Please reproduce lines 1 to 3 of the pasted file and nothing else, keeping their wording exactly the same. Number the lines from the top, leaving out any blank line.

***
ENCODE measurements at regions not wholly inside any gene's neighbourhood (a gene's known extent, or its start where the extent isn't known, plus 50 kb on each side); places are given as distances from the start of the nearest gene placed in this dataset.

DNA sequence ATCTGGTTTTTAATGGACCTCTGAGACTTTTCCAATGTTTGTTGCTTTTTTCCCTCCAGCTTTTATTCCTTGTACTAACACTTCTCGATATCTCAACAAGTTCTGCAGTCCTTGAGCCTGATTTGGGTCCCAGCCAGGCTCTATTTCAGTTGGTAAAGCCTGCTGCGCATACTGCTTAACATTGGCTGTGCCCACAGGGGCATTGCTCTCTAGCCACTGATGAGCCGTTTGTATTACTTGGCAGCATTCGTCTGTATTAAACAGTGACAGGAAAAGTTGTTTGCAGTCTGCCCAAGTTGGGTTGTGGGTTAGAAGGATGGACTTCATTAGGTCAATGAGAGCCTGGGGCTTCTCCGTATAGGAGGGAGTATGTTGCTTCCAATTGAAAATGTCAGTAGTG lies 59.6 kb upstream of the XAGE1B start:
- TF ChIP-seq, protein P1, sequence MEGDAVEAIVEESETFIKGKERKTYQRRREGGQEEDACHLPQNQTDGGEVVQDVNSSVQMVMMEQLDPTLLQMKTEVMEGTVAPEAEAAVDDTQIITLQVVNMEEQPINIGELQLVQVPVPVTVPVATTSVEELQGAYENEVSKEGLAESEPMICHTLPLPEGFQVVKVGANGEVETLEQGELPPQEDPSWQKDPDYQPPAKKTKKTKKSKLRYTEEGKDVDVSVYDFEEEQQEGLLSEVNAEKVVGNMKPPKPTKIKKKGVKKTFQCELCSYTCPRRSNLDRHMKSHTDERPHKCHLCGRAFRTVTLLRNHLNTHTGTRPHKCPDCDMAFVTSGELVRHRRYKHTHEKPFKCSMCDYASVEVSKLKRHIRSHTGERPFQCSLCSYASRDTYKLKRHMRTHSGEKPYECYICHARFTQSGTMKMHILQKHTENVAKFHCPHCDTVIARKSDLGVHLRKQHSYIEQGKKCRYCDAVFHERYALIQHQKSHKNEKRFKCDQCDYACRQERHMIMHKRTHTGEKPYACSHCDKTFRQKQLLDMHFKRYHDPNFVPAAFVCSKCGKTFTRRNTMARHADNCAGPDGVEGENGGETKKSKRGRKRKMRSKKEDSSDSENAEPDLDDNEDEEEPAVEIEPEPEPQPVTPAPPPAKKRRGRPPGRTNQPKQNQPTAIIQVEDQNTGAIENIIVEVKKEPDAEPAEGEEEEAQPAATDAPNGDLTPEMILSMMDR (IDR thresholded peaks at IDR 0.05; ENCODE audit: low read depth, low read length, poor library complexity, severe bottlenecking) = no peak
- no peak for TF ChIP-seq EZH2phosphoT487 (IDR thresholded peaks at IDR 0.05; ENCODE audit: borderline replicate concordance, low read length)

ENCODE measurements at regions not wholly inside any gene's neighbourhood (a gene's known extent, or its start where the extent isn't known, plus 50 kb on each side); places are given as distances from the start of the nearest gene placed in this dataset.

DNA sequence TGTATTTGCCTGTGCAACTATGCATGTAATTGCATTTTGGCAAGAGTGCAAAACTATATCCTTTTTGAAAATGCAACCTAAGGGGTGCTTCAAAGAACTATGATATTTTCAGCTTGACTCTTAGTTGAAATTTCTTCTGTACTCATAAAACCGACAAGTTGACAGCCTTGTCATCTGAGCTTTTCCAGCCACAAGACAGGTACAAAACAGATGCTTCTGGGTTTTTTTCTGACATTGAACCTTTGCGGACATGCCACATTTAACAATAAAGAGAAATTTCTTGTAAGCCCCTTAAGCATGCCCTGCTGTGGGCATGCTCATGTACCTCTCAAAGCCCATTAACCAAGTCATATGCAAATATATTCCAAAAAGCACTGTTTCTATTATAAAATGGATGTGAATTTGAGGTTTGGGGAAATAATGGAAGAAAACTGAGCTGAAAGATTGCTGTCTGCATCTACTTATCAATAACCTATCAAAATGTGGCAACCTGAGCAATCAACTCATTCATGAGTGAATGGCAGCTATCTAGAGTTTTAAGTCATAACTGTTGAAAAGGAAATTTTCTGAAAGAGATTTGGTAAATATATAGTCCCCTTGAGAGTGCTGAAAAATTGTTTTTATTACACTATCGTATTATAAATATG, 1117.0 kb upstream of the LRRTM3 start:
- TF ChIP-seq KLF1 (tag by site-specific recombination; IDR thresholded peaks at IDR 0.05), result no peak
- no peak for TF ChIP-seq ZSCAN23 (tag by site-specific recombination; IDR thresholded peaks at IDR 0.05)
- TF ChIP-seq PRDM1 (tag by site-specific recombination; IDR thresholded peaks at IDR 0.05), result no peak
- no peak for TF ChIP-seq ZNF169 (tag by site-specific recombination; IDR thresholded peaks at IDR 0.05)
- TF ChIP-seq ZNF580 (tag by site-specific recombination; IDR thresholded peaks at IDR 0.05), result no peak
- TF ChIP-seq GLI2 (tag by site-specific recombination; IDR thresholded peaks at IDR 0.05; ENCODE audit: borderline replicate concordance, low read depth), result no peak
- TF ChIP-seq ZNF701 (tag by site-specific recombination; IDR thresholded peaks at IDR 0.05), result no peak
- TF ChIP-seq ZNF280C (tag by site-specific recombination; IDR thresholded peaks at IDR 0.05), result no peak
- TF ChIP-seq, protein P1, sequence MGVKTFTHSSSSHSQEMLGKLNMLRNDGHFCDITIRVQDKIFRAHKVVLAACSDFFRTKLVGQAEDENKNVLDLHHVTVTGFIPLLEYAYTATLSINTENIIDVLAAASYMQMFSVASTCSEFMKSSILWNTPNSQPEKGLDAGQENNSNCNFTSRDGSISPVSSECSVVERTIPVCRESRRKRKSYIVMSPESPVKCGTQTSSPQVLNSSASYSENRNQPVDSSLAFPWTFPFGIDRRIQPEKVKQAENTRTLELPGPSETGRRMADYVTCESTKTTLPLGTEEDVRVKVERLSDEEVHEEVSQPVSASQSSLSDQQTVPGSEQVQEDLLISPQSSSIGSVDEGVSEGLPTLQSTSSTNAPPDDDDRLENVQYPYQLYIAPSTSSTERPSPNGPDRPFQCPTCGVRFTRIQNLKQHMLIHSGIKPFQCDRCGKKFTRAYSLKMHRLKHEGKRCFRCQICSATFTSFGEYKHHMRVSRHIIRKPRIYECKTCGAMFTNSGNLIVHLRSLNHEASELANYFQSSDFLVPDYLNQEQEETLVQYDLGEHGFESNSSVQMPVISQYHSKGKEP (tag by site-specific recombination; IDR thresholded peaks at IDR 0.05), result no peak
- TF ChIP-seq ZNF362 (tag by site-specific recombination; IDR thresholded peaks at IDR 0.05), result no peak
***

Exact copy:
ENCODE measurements at regions not wholly inside any gene's neighbourhood (a gene's known extent, or its start where the extent isn't known, plus 50 kb on each side); places are given as distances from the start of the nearest gene placed in this dataset.

DNA sequence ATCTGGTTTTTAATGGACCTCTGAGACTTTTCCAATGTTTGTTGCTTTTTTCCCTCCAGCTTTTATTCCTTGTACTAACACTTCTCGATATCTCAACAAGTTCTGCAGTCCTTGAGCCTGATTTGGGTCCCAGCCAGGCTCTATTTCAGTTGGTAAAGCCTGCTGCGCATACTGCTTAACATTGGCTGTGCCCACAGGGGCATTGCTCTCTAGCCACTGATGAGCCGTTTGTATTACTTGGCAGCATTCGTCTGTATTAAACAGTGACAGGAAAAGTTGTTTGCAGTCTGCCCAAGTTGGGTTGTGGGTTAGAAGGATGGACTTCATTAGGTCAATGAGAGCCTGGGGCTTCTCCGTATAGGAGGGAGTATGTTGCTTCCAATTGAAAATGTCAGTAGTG lies 59.6 kb upstream of the XAGE1B start:
- TF ChIP-seq, protein P1, sequence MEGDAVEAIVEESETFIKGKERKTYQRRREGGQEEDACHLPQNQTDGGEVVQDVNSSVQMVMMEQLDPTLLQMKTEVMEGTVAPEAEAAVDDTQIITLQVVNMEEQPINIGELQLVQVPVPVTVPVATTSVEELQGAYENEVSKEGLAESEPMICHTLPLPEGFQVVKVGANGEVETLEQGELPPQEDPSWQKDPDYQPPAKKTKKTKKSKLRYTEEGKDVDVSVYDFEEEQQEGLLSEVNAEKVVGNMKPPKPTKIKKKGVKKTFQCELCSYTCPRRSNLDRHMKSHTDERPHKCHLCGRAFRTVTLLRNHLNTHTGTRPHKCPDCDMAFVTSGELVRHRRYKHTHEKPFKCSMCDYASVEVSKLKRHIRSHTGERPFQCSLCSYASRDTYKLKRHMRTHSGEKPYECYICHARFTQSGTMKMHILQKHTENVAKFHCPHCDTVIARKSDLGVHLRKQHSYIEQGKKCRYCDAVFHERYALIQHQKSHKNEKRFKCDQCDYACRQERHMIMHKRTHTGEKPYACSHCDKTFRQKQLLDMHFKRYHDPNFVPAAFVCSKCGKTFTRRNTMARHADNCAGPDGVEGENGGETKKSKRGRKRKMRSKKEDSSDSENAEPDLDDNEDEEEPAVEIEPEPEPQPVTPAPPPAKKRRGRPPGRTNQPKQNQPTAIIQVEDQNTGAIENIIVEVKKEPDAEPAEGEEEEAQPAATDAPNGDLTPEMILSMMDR (IDR thresholded peaks at IDR 0.05; ENCODE audit: low read depth, low read length, poor library complexity, severe bottlenecking) = no peak